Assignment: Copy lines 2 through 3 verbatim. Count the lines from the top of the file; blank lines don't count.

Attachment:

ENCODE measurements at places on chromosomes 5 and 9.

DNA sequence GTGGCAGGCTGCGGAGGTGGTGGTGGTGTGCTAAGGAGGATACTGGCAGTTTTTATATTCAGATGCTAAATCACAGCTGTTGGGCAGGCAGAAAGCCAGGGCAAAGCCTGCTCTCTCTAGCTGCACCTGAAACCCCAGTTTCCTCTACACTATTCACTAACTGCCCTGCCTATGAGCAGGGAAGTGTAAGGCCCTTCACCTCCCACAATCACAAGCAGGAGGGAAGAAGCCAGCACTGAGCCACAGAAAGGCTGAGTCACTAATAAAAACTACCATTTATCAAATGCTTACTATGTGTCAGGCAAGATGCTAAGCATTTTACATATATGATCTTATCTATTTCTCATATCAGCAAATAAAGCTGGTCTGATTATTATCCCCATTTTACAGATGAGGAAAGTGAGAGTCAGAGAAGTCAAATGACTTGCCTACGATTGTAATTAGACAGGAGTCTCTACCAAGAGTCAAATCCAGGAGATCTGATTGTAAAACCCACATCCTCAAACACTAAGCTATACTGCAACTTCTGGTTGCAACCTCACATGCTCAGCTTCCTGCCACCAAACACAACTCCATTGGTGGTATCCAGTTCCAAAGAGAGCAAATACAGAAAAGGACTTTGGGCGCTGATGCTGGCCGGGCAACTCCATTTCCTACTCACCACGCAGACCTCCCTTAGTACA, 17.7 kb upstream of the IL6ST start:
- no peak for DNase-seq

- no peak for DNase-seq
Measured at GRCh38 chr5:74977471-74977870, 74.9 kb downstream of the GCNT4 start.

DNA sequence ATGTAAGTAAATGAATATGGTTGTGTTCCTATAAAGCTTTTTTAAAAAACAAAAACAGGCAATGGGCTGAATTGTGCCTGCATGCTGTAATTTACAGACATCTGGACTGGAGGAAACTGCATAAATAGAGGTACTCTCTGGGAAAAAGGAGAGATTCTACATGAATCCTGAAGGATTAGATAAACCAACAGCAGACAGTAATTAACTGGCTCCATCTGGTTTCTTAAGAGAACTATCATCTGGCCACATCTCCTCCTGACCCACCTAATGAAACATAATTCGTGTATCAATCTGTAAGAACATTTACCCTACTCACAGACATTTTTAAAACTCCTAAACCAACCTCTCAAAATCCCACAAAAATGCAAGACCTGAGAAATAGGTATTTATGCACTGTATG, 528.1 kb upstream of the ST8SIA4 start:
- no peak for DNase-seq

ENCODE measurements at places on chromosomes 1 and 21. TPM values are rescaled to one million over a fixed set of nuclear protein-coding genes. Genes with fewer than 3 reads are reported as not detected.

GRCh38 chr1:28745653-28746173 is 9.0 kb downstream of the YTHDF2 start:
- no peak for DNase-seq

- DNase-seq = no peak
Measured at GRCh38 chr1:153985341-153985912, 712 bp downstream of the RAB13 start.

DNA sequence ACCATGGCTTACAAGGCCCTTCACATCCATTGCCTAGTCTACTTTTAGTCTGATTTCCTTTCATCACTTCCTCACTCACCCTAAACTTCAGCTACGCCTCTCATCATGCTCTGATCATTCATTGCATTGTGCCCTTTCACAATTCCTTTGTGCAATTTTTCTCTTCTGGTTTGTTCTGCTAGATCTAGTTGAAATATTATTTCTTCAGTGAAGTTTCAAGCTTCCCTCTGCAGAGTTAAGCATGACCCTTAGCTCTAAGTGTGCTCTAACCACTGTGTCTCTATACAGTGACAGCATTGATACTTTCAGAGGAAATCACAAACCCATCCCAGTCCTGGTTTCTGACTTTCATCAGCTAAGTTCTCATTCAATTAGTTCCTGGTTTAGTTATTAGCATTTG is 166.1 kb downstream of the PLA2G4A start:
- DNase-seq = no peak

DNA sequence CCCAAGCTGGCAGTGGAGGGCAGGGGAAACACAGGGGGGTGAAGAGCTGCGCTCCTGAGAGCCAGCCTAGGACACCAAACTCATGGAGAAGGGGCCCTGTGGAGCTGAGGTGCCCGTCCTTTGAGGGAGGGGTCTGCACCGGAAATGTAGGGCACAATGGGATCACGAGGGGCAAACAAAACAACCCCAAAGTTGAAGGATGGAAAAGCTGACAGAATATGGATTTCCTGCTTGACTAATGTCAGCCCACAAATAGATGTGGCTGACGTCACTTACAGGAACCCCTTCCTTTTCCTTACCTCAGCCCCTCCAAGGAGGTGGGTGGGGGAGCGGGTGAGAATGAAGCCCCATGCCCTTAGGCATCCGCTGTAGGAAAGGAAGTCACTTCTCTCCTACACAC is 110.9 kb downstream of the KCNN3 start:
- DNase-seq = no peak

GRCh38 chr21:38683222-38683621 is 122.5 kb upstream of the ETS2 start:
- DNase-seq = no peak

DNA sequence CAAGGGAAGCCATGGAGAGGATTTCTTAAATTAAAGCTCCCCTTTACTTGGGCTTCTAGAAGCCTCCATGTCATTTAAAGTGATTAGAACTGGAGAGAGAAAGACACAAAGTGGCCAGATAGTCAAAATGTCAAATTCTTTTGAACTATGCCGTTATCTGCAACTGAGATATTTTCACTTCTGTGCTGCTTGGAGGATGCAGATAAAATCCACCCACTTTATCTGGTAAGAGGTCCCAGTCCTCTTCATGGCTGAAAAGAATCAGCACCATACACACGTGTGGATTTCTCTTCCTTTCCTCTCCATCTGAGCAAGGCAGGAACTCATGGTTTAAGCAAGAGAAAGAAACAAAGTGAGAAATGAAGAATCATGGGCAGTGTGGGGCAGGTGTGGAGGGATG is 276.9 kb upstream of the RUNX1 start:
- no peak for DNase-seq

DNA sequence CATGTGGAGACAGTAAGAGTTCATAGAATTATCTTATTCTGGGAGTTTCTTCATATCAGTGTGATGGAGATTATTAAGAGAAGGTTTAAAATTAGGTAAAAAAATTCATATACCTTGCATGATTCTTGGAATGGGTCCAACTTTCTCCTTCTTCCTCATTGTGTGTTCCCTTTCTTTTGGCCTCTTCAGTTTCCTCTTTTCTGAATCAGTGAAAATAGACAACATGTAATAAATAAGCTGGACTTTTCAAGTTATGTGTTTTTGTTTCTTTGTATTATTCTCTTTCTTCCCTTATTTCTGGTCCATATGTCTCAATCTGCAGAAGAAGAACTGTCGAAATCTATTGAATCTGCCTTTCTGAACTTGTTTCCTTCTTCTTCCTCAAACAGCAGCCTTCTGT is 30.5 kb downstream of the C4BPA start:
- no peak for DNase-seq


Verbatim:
DNA sequence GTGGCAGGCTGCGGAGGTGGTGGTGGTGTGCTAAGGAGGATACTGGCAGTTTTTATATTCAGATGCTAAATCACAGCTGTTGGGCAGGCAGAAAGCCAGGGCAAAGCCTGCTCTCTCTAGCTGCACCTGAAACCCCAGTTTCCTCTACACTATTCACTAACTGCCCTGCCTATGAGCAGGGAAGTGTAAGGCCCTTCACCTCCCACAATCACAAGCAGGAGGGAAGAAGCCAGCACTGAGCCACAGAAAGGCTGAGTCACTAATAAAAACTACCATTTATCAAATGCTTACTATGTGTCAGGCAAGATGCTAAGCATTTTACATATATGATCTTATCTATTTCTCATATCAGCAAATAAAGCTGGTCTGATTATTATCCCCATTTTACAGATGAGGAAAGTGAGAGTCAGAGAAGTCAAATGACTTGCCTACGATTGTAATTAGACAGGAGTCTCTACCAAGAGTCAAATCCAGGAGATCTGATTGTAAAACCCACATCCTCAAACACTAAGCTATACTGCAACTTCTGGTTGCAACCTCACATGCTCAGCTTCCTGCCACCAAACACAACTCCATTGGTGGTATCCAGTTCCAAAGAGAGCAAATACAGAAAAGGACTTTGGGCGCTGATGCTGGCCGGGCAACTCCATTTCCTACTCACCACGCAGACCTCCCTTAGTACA, 17.7 kb upstream of the IL6ST start:
- no peak for DNase-seq